We are persuaded by the reasoning in Judge Talbot's dissent and in the National Union opinion and conclude that American Bumper's subjective expectation of injury is inferred as a matter of law. We fail to see how American Bumper could have committed any acts with the belief that the deceased employees were certain to be injured, yet not have expected such injuries to occur. The policy exclusion for “bodily injury ․ either expected or intended from the standpoint of the insured” effectively bars coverage for the underlying claims. See also Wedge Products, Inc. v. Hartford Equity Sales Co., 31 Ohio St.3d 65, 509 N.E.2d 74 (1987), and Westfield Ins. Co. v. Jarrett Reclamation Services, Inc., 114 Ohio App.3d 492, 683 N.E.2d 415 (1996) (no coverage afforded for intentional tort in a policy providing protection for injuries “neither expected nor intended from the standpoint of the insured”). Because there is no possibility of coverage under the policy for either of the actions filed against American Bumper, it follows that National Union had no duty to defend against those actions. Marlo Beauty Supply, Inc. v. Farmers Ins. Group of Cos., 227 Mich.App. 309, 315, 575 N.W.2d 324 (1998), modified on other grounds by Harts v. Farmers Ins. Exchange, 461 Mich. 1, 597 N.W.2d 47 (1999) (the duty to defend is tied to the availability of coverage).7
The judgment in favor of American Bumper and Skoog is vacated, and the case is remanded for entry of an order granting summary disposition in favor of National Union. Jurisdiction is not retained.
The issue is whether defendant insurer had a duty to defend against the underlying intentional tort claims in this declaratory judgment action. I respectfully disagree with the majority's determination that there was no such duty.
The insurance policy at issue provides that it does not give rise to a duty to defend or provide coverage for injuries unless they were the result of an “occurrence,” which is defined as an event neither expected nor intended from the insured's standpoint.
With regard to the “duty to defend” obligation, the law provides:
An insurer has a duty to defend, despite theories of liability asserted against any insured which are not covered under the policy, if there are any theories of recovery that fall within the policy. The duty to defend cannot be limited by the precise language of the pleadings. The insurer has the duty to look behind the third party's allegations to analyze whether coverage is possible. In a case of doubt as to whether or not the complaint against the insured alleges a liability of the insurer under the policy, the doubt must be resolved in the insured's favor. [American Bumper & Mfg. Co. v. Hartford Fire Ins. Co., 452 Mich. 440, 451-452, 550 N.W.2d 475 (1996) (citations and quotations omitted).]
Therefore, we must consider whether the intentional tort claims filed in the underlying cases could conceivably be covered by the policy; could the injuries have resulted from an “occurrence”-an event neither expected nor intended by the insured?
The underlying claims were brought under the intentional tort exception, which provides:
An intentional tort shall exist only when an employee is injured as a result of a deliberate act of the employer and the employer specifically intended an injury. An employer shall be deemed to have intended to injure if the employer had actual knowledge that an injury was certain to occur and willfully disregarded that knowledge. The issue of whether an act was an intentional tort shall be a question of law for the court. [MCL 418.131(1).]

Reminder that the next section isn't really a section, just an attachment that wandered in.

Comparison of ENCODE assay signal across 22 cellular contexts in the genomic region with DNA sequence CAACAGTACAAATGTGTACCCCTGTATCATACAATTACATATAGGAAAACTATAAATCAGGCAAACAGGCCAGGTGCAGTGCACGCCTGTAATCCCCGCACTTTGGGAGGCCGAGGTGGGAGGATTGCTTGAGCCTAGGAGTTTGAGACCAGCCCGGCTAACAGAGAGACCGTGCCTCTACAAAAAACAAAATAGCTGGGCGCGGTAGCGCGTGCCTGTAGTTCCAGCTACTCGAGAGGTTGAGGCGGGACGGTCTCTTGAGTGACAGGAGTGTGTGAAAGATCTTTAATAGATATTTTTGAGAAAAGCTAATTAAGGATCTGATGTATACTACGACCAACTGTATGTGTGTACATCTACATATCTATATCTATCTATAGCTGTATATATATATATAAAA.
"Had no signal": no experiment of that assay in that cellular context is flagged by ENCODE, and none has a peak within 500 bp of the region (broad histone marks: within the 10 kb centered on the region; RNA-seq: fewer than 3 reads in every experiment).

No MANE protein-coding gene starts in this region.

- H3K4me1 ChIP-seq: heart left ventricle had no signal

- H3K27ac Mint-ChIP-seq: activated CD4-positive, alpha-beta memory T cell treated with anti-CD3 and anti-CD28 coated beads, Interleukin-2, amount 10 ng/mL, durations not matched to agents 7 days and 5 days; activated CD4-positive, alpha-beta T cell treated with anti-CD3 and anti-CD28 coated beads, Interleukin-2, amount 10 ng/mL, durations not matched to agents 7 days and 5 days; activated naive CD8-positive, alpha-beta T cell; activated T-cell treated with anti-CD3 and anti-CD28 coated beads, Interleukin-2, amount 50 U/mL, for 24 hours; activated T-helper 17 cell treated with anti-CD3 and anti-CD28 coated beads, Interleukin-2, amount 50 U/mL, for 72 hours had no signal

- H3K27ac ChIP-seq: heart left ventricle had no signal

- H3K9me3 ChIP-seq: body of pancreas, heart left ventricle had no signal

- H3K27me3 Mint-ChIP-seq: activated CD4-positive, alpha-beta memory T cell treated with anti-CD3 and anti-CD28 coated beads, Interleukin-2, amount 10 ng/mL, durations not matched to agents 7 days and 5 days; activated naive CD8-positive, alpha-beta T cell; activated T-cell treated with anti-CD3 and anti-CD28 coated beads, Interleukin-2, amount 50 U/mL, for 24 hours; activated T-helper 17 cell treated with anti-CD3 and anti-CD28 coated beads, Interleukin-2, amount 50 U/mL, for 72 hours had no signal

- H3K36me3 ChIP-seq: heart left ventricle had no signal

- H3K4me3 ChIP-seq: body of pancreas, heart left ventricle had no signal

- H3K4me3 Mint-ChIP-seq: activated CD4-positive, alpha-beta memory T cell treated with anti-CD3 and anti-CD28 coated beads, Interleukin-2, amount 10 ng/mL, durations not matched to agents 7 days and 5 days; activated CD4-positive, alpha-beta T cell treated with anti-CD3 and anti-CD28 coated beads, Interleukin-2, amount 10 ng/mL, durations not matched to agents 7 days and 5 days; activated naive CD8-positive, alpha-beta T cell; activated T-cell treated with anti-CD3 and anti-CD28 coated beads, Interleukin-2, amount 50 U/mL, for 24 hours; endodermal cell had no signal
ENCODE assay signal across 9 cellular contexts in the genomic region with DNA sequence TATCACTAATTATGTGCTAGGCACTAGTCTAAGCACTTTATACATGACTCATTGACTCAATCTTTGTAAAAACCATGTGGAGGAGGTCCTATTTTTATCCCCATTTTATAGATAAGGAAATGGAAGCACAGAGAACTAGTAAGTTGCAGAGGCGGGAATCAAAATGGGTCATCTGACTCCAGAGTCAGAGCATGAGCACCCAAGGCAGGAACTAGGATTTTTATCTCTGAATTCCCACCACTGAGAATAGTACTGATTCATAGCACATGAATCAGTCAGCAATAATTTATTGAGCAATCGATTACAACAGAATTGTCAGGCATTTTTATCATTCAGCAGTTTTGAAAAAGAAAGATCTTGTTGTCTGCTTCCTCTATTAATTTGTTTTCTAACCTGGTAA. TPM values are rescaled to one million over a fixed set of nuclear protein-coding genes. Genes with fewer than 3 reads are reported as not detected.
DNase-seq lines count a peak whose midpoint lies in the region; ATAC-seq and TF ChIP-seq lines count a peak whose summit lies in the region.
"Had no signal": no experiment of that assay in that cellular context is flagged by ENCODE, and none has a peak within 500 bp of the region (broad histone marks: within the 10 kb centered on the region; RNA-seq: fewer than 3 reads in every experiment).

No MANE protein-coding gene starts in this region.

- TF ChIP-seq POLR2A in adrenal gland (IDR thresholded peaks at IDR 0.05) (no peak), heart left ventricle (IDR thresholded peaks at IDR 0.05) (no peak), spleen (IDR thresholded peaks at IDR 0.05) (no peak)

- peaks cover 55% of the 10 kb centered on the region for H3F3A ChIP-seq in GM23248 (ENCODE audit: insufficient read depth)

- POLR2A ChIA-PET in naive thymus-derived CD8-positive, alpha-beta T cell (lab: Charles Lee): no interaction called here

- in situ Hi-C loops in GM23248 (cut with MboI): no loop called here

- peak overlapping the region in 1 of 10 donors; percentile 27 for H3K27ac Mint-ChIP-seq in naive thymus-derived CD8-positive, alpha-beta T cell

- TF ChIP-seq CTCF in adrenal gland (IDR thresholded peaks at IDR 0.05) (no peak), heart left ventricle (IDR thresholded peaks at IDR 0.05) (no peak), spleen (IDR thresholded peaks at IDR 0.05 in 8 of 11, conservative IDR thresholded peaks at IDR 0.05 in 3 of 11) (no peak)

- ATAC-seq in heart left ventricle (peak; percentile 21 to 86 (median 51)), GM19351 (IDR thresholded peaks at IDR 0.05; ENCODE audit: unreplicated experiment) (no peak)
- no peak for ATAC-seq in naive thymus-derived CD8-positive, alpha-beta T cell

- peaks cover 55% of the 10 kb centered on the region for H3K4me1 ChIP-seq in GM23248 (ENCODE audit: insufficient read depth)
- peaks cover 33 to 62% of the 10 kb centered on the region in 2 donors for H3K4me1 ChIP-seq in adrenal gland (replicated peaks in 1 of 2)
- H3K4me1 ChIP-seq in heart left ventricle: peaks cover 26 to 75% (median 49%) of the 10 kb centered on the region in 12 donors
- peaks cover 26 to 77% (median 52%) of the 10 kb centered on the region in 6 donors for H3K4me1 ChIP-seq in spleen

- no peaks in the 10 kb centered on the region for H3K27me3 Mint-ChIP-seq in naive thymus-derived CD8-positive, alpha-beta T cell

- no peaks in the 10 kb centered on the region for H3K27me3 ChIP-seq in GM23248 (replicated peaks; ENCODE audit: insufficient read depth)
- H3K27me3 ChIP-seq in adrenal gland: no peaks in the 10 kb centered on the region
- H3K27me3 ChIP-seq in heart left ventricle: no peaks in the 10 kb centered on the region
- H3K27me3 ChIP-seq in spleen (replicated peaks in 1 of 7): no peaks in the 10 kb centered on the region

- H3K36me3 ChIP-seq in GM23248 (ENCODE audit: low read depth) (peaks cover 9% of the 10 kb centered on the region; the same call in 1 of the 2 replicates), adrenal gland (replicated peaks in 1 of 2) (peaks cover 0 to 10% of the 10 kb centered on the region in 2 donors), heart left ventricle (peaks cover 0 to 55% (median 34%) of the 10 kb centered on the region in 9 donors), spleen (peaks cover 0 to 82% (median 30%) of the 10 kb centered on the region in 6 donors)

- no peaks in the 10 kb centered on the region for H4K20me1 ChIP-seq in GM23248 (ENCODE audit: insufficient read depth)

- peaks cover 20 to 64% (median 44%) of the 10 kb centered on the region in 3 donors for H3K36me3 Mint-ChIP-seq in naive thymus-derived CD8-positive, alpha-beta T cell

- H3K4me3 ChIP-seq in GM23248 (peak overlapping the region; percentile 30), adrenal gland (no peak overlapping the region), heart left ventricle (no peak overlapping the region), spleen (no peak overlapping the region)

In Travis v. Dreis & Krump Mfg. Co., 453 Mich. 149, 551 N.W.2d 132 (1996), our Supreme Court construed the first sentence as imposing a specific intent requirement-“the employer must deliberately act or fail to act with the purpose of inflicting an injury upon the employee.” Id. at 172, 551 N.W.2d 132. The Travis Court then held that the second sentence was to “be employed when there is no direct evidence of intent to injure, and intent must be proved with circumstantial evidence. It is a substitute means of proving the intent to injure element of the first sentence.” Id. at 173, 551 N.W.2d 132. The Court noted that the second sentence reads: “An employer shall be deemed to have intended to injure if the employer had actual knowledge that an injury was certain to occur and willfully disregarded that knowledge.” Id. at 172, 551 N.W.2d 132. The Court concluded:
If we read both sentences ․ together, it becomes evident that an employer must have made a conscious choice to injure an employee and have deliberately acted or failed to act in furtherance of that intent. The second sentence then allows the employer's intent to injure to be inferred if the employer had actual knowledge that an injury was certain to occur, under circumstances indicating deliberate disregard of that knowledge. [Id. at 180, 551 N.W.2d 132.]
Here, the personal representatives of the two deceased employees' estates brought separate intentional tort actions; the first, concerning Eilar, claimed that this employer specifically intended an injury, and the second, concerning Dora, claimed that this employer had actual knowledge that an injury was certain to occur and willfully disregarded it. The issue, then, is whether defendant had a duty to defend the employer against these allegations, i.e., whether it is at least arguable that there had been an occurrence within the scope of coverage triggering the duty, until it became clear from the factual development that the actions were outside the scope of coverage. See American Bumper & Mfg. Co., supra at 455, 550 N.W.2d 475.
The majority seems to conclude that, because the underlying complaints against the insured alleged intentional torts, no duty to defend against those claims arose. The reasoning is that the mere allegations of specific intent to injure and willful disregard of knowledge that an injury was certain to occur are sufficient to negate the duty to defend. In essence the majority concludes, as a matter of law, that these allegations automatically trigger the exclusionary part of the occurrence provision-“for bodily injury ․ neither expected nor intended from the standpoint of the insured.” I respectfully disagree.